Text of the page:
I try to wake up each morning with gratitude. I believe the act of being grateful is extremely important. After all, waking up healthy in a free world is definitely something for which to be thankful.
But, that is just the beginning of a very long list for me. I have been blessed in so many ways.
High on my list of things I’m grateful for are the creative gifts I have been given. I call them gifts because I have always known that’s what they are. Over the years, I’ve tried my best to handle my gifts with care and to share them with others. I believe we all have gifts of some kind and should all share them with those around us.
I’m also very grateful that I have a platform that allows me to reach larger audiences with my words and artwork. I treat this gift as if it is a fragile piece of porcelain because I never want to abuse its power.
It is my goal to keep positivity showcased on my stage at all times. I sometimes fail, but try very hard to remind myself of the power of words. Words can offer comfort and support but can also cause pain and heartache.
Over the years I’ve been blessed to be able to write a weekly column for The Telegraph. In my column, I often travel back in time to my childhood where I wake up sleeping family members, friends and other characters from my past. Many of those memories make me smile as they come to visit, while others make me laugh out loud. Some of my memories can even bring tears to my eyes. Most of them are happy tears but there are some that are not.
As we all know, everything in life is not always sugar and spice. Sometimes life serves up heaping helpings of sadness and disappointment. I try to file those kinds of memories in a tightly closed box in the depths of my mind. But there are times when these depressing memories escape their confines. Then I remember that everything that happens to us makes us who we are. As a result, we all are forced to take the good with the bad.
Recently, I was reminded of why I’m so grateful to be an author and an artist. The thing I love most about this time of year are the holiday shows in which I participate. They offer me the chance to visit with many of my fans in person. As my mother always told me, “You really never know how much what you do and say affects others.”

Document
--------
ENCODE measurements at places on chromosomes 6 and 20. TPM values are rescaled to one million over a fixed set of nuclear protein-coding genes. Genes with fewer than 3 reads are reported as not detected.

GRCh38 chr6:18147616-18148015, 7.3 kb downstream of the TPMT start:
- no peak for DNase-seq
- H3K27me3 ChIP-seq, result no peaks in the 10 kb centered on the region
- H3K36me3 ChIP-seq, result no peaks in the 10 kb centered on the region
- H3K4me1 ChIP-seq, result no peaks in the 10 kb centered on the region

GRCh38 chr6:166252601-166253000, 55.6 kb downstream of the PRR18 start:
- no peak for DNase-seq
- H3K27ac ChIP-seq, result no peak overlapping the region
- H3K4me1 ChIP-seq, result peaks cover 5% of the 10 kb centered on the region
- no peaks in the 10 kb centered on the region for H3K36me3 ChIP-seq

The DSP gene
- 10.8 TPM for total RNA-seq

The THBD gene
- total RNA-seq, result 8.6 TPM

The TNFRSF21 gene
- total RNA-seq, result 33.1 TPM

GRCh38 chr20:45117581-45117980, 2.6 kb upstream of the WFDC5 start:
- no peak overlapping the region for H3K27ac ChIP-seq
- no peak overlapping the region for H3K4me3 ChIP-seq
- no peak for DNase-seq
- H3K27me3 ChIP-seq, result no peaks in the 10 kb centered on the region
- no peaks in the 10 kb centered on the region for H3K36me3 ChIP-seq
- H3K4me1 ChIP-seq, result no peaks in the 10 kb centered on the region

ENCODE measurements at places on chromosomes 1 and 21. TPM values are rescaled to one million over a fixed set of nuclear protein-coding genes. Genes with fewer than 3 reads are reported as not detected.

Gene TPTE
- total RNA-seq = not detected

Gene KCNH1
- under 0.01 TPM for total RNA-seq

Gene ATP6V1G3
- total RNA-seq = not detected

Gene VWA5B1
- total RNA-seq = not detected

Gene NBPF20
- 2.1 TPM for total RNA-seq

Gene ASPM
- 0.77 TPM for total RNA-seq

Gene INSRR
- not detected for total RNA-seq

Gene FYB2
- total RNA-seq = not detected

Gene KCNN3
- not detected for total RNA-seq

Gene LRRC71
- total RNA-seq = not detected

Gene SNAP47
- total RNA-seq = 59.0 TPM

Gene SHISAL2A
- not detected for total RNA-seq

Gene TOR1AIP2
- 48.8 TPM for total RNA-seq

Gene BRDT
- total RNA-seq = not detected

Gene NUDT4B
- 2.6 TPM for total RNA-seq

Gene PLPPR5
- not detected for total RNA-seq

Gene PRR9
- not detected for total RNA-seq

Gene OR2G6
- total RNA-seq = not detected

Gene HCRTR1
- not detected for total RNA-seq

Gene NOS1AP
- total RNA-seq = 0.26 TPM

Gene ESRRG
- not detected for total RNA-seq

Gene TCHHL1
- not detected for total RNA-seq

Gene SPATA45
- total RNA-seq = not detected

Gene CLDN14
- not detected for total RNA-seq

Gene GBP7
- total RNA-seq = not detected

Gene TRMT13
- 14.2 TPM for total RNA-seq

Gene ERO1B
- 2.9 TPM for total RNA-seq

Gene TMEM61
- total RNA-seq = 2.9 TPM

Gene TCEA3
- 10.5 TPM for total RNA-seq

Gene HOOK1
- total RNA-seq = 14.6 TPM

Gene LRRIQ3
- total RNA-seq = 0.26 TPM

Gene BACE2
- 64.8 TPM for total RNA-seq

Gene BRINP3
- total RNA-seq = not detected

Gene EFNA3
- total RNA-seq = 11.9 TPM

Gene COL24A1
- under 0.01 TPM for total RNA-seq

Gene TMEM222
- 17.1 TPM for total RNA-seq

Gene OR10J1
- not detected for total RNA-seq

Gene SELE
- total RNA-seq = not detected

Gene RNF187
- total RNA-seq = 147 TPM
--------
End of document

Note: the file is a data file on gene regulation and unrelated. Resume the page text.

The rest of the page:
After I finish writing my column each week and it goes to press, I have no way of knowing how many people read it. I frequently receive hand-addressed letters and emails, which I always enjoy reading, but there is just something special about being with someone in person and listening to their comments.
Many readers passed by my booth the last couple of weekends. Some stood in line and waited patiently in order to talk with me. I’m so grateful they did.
Each one of them offered a particular column that was especially meaningful to them. They shared with me how my words and memories caused them to recall some of their own. I listened carefully as they re-lived an important part of their life. I was so blessed to be able to hear from them.
One thing I’ve discovered as I visit with these readers is that we are all more similar than different. Each person stated how similarly to me they were raised. They cited specific things that made them drive down their own memory lane. The characters in their memory may be a little different from mine, but the underlying stories are pretty much the same. One sweet fan was brought to tears as she spoke with me. I must admit I became a little misty-eyed as well.
As Thanksgiving comes for its annual visit this Thursday, my gratitude list is very long and varied. Near the top of this list are the readers of this column. I’m grateful for each of you and the wonderful opportunity I have to share my memories with you.
I may reach more people with my words, but your memories are just as important. Memories are indeed treasures that are worth more than gold. Each of us should definitely be grateful that we have them!
Mark Ballard’s column runs each week in The Telegraph. Send your questions or comments to P.O. Box 4232, Macon, GA 31208; call 478-757-6877; email firstname.lastname@example.org; follow him at instagram.com/markcreates; or become a subscriber to Mark’s Facebook page.